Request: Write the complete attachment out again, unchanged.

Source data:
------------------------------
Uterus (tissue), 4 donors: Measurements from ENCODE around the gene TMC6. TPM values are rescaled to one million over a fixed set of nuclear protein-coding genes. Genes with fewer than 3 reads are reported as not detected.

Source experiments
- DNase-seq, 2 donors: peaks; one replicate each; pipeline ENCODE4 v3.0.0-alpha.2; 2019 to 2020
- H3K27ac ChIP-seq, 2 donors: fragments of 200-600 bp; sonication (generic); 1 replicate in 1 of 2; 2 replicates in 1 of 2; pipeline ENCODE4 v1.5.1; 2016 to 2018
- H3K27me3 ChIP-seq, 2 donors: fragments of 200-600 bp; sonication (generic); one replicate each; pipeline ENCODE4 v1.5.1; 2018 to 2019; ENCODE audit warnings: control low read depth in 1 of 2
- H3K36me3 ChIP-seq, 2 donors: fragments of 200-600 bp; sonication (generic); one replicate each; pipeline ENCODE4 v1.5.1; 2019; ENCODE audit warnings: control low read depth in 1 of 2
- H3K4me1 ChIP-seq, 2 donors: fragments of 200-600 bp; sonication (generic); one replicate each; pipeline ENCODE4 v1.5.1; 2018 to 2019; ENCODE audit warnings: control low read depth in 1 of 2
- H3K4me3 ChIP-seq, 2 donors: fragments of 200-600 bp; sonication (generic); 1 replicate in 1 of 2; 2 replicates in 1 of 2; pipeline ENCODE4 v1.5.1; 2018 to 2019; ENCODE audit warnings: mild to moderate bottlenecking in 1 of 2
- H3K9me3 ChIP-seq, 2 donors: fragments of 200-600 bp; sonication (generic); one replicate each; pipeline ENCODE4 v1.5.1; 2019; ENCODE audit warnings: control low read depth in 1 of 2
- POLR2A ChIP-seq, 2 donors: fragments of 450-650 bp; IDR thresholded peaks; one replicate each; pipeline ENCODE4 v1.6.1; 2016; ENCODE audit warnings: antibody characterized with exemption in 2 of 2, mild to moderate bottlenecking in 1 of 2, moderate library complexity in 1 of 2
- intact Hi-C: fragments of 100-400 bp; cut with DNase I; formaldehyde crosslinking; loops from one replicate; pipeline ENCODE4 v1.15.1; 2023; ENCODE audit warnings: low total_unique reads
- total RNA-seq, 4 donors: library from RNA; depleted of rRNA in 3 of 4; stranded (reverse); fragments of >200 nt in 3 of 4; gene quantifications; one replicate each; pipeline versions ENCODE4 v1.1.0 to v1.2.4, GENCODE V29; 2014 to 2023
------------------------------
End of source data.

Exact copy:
Uterus (tissue), 4 donors: Measurements from ENCODE around the gene TMC6. TPM values are rescaled to one million over a fixed set of nuclear protein-coding genes. Genes with fewer than 3 reads are reported as not detected.

Source experiments
- DNase-seq, 2 donors: peaks; one replicate each; pipeline ENCODE4 v3.0.0-alpha.2; 2019 to 2020
- H3K27ac ChIP-seq, 2 donors: fragments of 200-600 bp; sonication (generic); 1 replicate in 1 of 2; 2 replicates in 1 of 2; pipeline ENCODE4 v1.5.1; 2016 to 2018
- H3K27me3 ChIP-seq, 2 donors: fragments of 200-600 bp; sonication (generic); one replicate each; pipeline ENCODE4 v1.5.1; 2018 to 2019; ENCODE audit warnings: control low read depth in 1 of 2
- H3K36me3 ChIP-seq, 2 donors: fragments of 200-600 bp; sonication (generic); one replicate each; pipeline ENCODE4 v1.5.1; 2019; ENCODE audit warnings: control low read depth in 1 of 2
- H3K4me1 ChIP-seq, 2 donors: fragments of 200-600 bp; sonication (generic); one replicate each; pipeline ENCODE4 v1.5.1; 2018 to 2019; ENCODE audit warnings: control low read depth in 1 of 2
- H3K4me3 ChIP-seq, 2 donors: fragments of 200-600 bp; sonication (generic); 1 replicate in 1 of 2; 2 replicates in 1 of 2; pipeline ENCODE4 v1.5.1; 2018 to 2019; ENCODE audit warnings: mild to moderate bottlenecking in 1 of 2
- H3K9me3 ChIP-seq, 2 donors: fragments of 200-600 bp; sonication (generic); one replicate each; pipeline ENCODE4 v1.5.1; 2019; ENCODE audit warnings: control low read depth in 1 of 2
- POLR2A ChIP-seq, 2 donors: fragments of 450-650 bp; IDR thresholded peaks; one replicate each; pipeline ENCODE4 v1.6.1; 2016; ENCODE audit warnings: antibody characterized with exemption in 2 of 2, mild to moderate bottlenecking in 1 of 2, moderate library complexity in 1 of 2
- intact Hi-C: fragments of 100-400 bp; cut with DNase I; formaldehyde crosslinking; loops from one replicate; pipeline ENCODE4 v1.15.1; 2023; ENCODE audit warnings: low total_unique reads
- total RNA-seq, 4 donors: library from RNA; depleted of rRNA in 3 of 4; stranded (reverse); fragments of >200 nt in 3 of 4; gene quantifications; one replicate each; pipeline versions ENCODE4 v1.1.0 to v1.2.4, GENCODE V29; 2014 to 2023